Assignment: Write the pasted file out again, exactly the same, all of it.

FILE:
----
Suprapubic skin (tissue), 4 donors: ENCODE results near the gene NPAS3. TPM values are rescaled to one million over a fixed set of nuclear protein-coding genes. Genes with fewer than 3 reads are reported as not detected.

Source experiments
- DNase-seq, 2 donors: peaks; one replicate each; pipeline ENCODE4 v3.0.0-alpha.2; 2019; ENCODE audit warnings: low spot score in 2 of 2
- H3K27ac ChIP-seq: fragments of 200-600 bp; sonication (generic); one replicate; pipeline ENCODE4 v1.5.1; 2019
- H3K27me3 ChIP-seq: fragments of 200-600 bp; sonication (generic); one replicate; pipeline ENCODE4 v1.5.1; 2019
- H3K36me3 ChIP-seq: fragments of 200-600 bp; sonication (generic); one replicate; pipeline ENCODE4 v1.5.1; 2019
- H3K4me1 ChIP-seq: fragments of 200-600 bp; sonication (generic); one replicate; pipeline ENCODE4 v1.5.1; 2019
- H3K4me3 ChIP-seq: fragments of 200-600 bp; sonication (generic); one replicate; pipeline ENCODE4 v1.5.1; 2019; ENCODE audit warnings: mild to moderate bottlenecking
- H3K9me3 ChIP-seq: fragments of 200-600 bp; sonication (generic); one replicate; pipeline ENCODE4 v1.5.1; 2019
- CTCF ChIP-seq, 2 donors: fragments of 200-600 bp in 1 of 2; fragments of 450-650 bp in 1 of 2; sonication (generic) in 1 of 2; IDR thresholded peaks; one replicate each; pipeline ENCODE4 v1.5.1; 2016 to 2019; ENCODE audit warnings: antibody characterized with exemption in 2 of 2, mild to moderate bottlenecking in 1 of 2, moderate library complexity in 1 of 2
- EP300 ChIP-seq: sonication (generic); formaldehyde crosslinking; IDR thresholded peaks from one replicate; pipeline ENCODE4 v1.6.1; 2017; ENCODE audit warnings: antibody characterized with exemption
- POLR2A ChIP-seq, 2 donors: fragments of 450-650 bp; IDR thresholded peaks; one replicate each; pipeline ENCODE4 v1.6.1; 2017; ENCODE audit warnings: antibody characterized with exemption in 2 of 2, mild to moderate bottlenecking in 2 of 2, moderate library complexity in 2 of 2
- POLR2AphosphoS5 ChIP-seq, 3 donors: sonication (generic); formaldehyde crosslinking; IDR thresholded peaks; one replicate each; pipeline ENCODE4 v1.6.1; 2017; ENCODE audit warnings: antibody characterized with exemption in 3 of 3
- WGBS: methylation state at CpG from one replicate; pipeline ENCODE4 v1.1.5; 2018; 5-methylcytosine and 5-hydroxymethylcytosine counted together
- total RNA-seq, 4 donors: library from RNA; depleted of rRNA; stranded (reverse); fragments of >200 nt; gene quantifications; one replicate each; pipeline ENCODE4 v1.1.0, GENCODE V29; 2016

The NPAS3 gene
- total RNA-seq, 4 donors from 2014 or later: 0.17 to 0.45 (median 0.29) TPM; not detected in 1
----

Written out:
Suprapubic skin (tissue), 4 donors: ENCODE results near the gene NPAS3. TPM values are rescaled to one million over a fixed set of nuclear protein-coding genes. Genes with fewer than 3 reads are reported as not detected.

Source experiments
- DNase-seq, 2 donors: peaks; one replicate each; pipeline ENCODE4 v3.0.0-alpha.2; 2019; ENCODE audit warnings: low spot score in 2 of 2
- H3K27ac ChIP-seq: fragments of 200-600 bp; sonication (generic); one replicate; pipeline ENCODE4 v1.5.1; 2019
- H3K27me3 ChIP-seq: fragments of 200-600 bp; sonication (generic); one replicate; pipeline ENCODE4 v1.5.1; 2019
- H3K36me3 ChIP-seq: fragments of 200-600 bp; sonication (generic); one replicate; pipeline ENCODE4 v1.5.1; 2019
- H3K4me1 ChIP-seq: fragments of 200-600 bp; sonication (generic); one replicate; pipeline ENCODE4 v1.5.1; 2019
- H3K4me3 ChIP-seq: fragments of 200-600 bp; sonication (generic); one replicate; pipeline ENCODE4 v1.5.1; 2019; ENCODE audit warnings: mild to moderate bottlenecking
- H3K9me3 ChIP-seq: fragments of 200-600 bp; sonication (generic); one replicate; pipeline ENCODE4 v1.5.1; 2019
- CTCF ChIP-seq, 2 donors: fragments of 200-600 bp in 1 of 2; fragments of 450-650 bp in 1 of 2; sonication (generic) in 1 of 2; IDR thresholded peaks; one replicate each; pipeline ENCODE4 v1.5.1; 2016 to 2019; ENCODE audit warnings: antibody characterized with exemption in 2 of 2, mild to moderate bottlenecking in 1 of 2, moderate library complexity in 1 of 2
- EP300 ChIP-seq: sonication (generic); formaldehyde crosslinking; IDR thresholded peaks from one replicate; pipeline ENCODE4 v1.6.1; 2017; ENCODE audit warnings: antibody characterized with exemption
- POLR2A ChIP-seq, 2 donors: fragments of 450-650 bp; IDR thresholded peaks; one replicate each; pipeline ENCODE4 v1.6.1; 2017; ENCODE audit warnings: antibody characterized with exemption in 2 of 2, mild to moderate bottlenecking in 2 of 2, moderate library complexity in 2 of 2
- POLR2AphosphoS5 ChIP-seq, 3 donors: sonication (generic); formaldehyde crosslinking; IDR thresholded peaks; one replicate each; pipeline ENCODE4 v1.6.1; 2017; ENCODE audit warnings: antibody characterized with exemption in 3 of 3
- WGBS: methylation state at CpG from one replicate; pipeline ENCODE4 v1.1.5; 2018; 5-methylcytosine and 5-hydroxymethylcytosine counted together
- total RNA-seq, 4 donors: library from RNA; depleted of rRNA; stranded (reverse); fragments of >200 nt; gene quantifications; one replicate each; pipeline ENCODE4 v1.1.0, GENCODE V29; 2016

The NPAS3 gene
- total RNA-seq, 4 donors from 2014 or later: 0.17 to 0.45 (median 0.29) TPM; not detected in 1